McAlester, Oklahoma

Monday Evening 25 September
Day 16

openRoadThe great plains fell behind us today as we headed for Arkansas through the woodlands and pasture of eastern Oklahoma. Hills were more gentle than yesterday, the winds were behind us and most of the riders were smiling coming into lunch.  It was my day to grill hot dogs again.

At lunch I had time to chat and snap pics of a few more riders.  I’ve known Xenia Brent for several years from Pactour Desert Camps.  He’s riding his first transcontinental.

Karen Ann also is riding her first transcontinental, even though she has her name on the trailer, having ridden 10,000 miles with Pactour at Desert Camps.

Dr. Jon, hailing from Australia, is riding his 15th transcontinental.  He and I first met in 2004.  The guy is a locomotive, the wheel you want to find in a headwind.

The Nutter gang is named after a famous Oklahoma merchant who stood up to outlaws invading his store. They coalesced on perhaps the third day of this tour and have been riding together since then.


Roswell, New Mexico

Tuesday Evening 19 September
Day 10
Are these light posts or alien antennas?
Main drag in Roswell – Are these light posts or alien antennas?

Recovery Day: Long gradual descent from 7200 ft to 3000 ft, only 98 miles and a 15 mph tailwind.  Some riders tacked on a couple extra miles so they could log sub 5 hour century PR’s.  I drove the lunch rig, prepped and served tuna salad. No rider pictures, everyone was going too fast.

In addition to a alien museum, Roswell sports a great Mexican restaurant next to the Best Western.  Today was Taco Tuesday – all the tacos you can eat for 89 cents.  Beer extra.  Martha and I enjoyed Chile Rellenos with spicy red sauce.  I couldn’t talk her into walking two miles down the main drag to visit the alien museum.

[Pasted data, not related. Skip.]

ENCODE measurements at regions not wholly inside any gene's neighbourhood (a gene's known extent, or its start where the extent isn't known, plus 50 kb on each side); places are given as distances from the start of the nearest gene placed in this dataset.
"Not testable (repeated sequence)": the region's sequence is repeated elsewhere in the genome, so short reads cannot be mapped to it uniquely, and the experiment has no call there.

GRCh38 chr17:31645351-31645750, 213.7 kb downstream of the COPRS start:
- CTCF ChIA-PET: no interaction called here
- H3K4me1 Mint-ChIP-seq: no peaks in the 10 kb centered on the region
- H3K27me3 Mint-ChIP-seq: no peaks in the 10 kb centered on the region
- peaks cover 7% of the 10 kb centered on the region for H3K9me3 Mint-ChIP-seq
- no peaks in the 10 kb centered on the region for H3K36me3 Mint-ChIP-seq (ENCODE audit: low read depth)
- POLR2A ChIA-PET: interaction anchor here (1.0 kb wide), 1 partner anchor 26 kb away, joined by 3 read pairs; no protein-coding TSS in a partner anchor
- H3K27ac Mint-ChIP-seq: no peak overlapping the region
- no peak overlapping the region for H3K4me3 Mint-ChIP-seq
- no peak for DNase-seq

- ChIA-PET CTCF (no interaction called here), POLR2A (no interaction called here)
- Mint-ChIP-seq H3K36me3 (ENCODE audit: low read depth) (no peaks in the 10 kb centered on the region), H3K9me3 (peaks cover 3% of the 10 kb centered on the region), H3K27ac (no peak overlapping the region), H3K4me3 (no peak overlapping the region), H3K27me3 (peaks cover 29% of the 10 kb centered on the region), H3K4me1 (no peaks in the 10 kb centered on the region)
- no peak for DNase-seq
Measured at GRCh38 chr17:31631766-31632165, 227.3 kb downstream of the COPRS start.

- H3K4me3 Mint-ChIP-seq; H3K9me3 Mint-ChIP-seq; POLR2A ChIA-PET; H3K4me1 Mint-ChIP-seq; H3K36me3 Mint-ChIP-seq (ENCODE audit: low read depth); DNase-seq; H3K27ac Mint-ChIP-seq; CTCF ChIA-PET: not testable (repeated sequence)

Bike Tech – More on Platform Pedals

After posting a blog entry on platform pedals a year ago, I’ve been thinking platform pedals are a superior choice for long tours like the one we’re doing. So far, my experience riding with platform pedals has supported this idea.

Advantages of clipless pedals and cleats
  • You can ride faster and more efficiently.  Actually I don’t believe this statement, but for the sake of argument, let’s assume it is true.  For a sprint or time trial, they might mean the difference between the podium and the lanterne rouge, but on a long tour any advantage is miniscule.
  • They look cool. Anyone who uses them is clearly a serious cyclist.
Disadvantages of clipless pedals and cleats
  • They are difficult to impossible to walk in.  Riders need to carry an extra pair of shoes. If you walk through heavy clay coil, some cleats like Speedplay’s get clogged with mud.
  • On long rides on hot days, riders feet swell.  Many stiff road shoes are uncomfortable.  On other tours, I learned to pour water in my shoes.  After many consecutive days they started to smell and grow stuff.
  • Riders go to great lengths to adjust cleat positions.  Even after all this attention, on long tours some riders develop knee problems or foot problems because the foot is locked onto the pedal in one position.
  • I’ve done seven long tours.  On nearly every one, at least one person has crashed because he couldn’t get his foot unclipped quickly enough.  I saw one person go home with a broken hip because of this kind of crash.  Ok, so you have to be a dork to crash like this, but when you’re tired you start acting dork like.  Why take the chance?
  • Cleats wear out, break at inopportune moments, need to be replaced.
My Experience So Far on this Trip
  • Riding with Keene sandals on platforms is incredibly comfortable.  The pedal provides my foot a wide base and low pressure on any part of the foot.  It’s easy to move my foot to different positions.
  • On a hot day, I can pour water on my waterproof Keenes to cool my feet.  Later I can hose them down.  They don’t stink or grow things.
  • The pedals I’m using are Forte Convert Mag XL – a wide aluminum body. Long spikes on the pedals provide a secure platform on which my feet do not slide.  However, I need to be careful not to whack my shins.
  • I cannot say I notice any degradation in speed or efficiency, either climbing hills or on flats.  Descending, my foot has slipped off a pedal once or twice.
  • I lost a day of riding because I didn’t tighten these pedals enough and stripped the thread in the crank.  Because platform pedals are bigger than my Speedplay pedals, they have a longer lever arm, exert more torque on the crank arm, and thus need to be tightened more.

We’re about a third of the way through this transcontinental.  I’ll post an update of my experience near the end of the tour.